Care for Creation Commentary — Easter 2A, 3A, 4A

Needing New Life:  reflects on Easter, Earth Day’s 50th anniversary, and coronavirus

Care for Creation Commentary on the Common Lectionary 
Readings for the Second Sunday of Easter, Year A (2020)

Acts 2:14a, 22-32

Psalm 16

1 Peter 1:3-9

John 20:19-31

 

Readings for the Third Sunday of Easter, Year A (2020)

Acts 2:14a, 36–41

Psalm 116:1–4, 12–19

1 Peter 1:17–23

Luke 24:13–35

 

Readings for the Fourth Sunday of Easter, Year A (2020)

Acts 2:42–47

Psalm 23

1 Peter 2:19–25

John 10:1–10

 

NOTE: This selection includes reflection for both the several Sundays of Easter (April 19 and 26 and May 2, 2020). The 2nd and 3rd Sundays have Earth Day as a mid-point between (Wednesday, April 22), but in this unusual year, it might be that reflections for Earth Day stretch later, also.
I had been looking forward to working on this commentary for months now. Back before almost everything changed, I was aiming toward it since before the start of 2020. I was feeling great excitement and some ownership about late April of this year.

 

It’s the 50th anniversary of Earth Day!

 

I’m a Wisconsin boy, where we like to lay some claim to John Muir and Aldo Leopold and Gaylord Nelson. The last makes me feel a special stake in Earth Day, since it was when he was serving as one of our senators that Gaylord Nelson founded and initiated Earth Day. If you don’t know him, I’d like you to, and you can find a bit of the story at this website: http://nelsonearthday.net/nelson/. What started as a day for teach-ins has grown into what the organizing network has referred to as the world’s largest secular holiday, with over a billion participating annually (at least in a typical year).

 

It’s not just my Wisconsin roots and pride. Our possibilities in the church cheer, wave their arms, shout, sing, jump up and down for the propriety of being a voice in these teach-ins and not leaving it alone as a secular holiday, but recognizing it as an appropriate holy day.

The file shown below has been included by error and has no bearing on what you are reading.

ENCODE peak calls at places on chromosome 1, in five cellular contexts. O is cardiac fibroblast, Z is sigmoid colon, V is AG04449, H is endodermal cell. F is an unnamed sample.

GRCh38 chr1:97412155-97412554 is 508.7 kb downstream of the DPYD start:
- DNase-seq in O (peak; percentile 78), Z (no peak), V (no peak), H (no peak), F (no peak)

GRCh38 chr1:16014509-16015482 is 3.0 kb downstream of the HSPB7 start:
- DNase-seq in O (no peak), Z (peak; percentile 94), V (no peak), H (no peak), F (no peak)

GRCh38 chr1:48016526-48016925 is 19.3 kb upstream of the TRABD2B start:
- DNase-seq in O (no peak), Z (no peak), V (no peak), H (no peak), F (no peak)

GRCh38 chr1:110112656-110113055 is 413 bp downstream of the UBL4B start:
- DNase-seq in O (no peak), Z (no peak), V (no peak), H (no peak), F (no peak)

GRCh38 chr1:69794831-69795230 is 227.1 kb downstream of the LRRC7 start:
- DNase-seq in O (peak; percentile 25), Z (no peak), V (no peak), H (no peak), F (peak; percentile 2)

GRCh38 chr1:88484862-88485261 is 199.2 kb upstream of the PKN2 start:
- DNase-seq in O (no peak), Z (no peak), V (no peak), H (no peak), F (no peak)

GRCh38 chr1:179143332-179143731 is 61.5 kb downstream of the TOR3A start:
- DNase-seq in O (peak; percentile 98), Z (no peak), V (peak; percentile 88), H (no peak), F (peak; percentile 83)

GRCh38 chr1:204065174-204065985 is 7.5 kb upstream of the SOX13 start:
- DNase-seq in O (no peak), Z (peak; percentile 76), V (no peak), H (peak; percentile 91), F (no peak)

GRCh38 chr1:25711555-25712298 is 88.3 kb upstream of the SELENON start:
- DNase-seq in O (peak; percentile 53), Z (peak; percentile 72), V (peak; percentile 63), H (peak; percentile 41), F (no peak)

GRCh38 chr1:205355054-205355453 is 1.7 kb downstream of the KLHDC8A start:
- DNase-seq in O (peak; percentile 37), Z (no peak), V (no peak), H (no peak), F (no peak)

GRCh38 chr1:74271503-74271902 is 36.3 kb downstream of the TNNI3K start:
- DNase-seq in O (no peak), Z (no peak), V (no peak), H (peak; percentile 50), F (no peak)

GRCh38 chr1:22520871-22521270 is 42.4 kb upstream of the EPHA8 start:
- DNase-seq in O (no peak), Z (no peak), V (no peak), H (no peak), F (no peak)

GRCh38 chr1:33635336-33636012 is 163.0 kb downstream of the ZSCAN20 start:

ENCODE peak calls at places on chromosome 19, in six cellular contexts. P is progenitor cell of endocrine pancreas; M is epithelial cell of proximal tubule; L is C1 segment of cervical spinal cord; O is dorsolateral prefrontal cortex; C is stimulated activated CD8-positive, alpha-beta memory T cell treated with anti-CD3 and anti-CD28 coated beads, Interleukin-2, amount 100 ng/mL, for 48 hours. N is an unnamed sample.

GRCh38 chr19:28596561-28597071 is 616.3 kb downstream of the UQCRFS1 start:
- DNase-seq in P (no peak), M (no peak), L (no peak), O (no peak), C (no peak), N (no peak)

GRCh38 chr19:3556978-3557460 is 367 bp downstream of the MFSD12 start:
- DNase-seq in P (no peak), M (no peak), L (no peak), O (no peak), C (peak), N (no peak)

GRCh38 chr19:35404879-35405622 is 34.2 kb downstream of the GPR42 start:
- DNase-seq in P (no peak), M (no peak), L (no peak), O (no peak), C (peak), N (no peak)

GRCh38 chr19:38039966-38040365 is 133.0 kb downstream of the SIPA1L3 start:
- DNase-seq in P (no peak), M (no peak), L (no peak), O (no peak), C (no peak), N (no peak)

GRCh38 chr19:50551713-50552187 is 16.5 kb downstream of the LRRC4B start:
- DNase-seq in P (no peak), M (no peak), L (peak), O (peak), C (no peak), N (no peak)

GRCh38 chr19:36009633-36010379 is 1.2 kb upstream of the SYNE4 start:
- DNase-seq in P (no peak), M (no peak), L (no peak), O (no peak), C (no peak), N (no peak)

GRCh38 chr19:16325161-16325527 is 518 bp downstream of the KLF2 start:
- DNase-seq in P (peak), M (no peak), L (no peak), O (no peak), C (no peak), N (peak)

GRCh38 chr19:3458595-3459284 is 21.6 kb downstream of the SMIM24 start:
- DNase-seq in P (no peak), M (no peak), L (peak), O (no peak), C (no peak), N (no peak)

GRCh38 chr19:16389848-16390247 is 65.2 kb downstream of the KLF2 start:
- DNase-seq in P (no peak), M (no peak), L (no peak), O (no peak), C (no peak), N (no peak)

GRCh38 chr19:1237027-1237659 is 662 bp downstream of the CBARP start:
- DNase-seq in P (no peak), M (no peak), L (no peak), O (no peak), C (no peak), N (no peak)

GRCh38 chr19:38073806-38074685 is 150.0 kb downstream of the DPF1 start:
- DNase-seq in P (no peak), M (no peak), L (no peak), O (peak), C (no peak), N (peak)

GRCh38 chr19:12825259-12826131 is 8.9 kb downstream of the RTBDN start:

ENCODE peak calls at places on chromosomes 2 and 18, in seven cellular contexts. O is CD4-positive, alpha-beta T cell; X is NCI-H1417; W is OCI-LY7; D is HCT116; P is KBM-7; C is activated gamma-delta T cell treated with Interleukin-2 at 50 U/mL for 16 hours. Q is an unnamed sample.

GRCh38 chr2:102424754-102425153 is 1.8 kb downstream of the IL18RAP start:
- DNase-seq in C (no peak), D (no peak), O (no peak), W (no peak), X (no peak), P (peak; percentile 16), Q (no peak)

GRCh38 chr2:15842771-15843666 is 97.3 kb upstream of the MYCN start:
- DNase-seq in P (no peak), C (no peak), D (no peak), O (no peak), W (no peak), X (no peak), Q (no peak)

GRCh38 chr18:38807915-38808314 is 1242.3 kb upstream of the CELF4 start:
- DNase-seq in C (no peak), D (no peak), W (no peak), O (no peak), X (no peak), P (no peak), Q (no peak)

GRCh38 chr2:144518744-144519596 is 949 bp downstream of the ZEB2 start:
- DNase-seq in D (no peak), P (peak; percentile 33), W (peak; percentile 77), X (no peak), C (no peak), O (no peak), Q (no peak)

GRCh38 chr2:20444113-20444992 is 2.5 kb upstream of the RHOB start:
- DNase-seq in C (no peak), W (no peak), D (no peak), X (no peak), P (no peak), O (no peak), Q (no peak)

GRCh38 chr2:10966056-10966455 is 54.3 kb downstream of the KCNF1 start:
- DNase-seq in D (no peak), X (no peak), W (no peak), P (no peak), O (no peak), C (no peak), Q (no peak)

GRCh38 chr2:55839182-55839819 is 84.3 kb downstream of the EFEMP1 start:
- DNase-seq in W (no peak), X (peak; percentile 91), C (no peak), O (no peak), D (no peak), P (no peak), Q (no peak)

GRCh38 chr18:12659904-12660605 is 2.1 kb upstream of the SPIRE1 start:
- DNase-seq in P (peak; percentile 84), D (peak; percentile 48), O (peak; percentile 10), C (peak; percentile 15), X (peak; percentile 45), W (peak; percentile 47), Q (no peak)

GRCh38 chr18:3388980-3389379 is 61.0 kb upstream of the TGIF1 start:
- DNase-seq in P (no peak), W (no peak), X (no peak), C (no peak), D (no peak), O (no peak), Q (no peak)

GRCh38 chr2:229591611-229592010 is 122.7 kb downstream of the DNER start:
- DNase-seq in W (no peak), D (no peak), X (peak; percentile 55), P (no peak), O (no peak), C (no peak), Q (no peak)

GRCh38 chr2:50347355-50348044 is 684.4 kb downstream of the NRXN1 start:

Earth Day almost always falls during our liturgical season of Easter, as we celebrate the resurrected Jesus, who was born so that we could know God’s presence in our world and in our flesh, and who suffered the burdens and sorrows and pains of our world. This Jesus brings us to new life in Easter. That’s not disembodied life that only awaits its future consummation. It is the first fruits, the seed that rises as a green blade to bear fruit. In northern hemisphere where I live, this holy season arrives with the signs and symbols of spring, the flowers and the returned bird song. This is how we know the risen Jesus, and it is connected to creation and re-creation, to our Creator and this Earth.

 

So, yes!, we observe and celebrate Earth Day in the church! And marking 50 years gives us much to look back to and honor. In those 50 years, besides legal protections for the environment and better understanding of ecological impact, in the church we have come a long way toward what we should have always been, as stewards and siblings of creation. Our prayers, liturgies, songs, sermons, and broader congregational practices, as well as advocacy positions, are much improved during the course of this time.

 

And 50 years also gives us the chance to look ahead. We look to the 11 remaining years before it is too late to stop a 2° Celsius temperature rise for our planet. We know that this commitment needs to happen now. We know that it takes all of us, across the globe, of all religions, of each area of our lives, adapting and mitigating and caring. We know it is urgent.

 

But.

 

I had been looking forward to working on this commentary, then we began to live into a very different kind of new life, with safer at home and social distancing and death tolls and bad news and the coronavirus.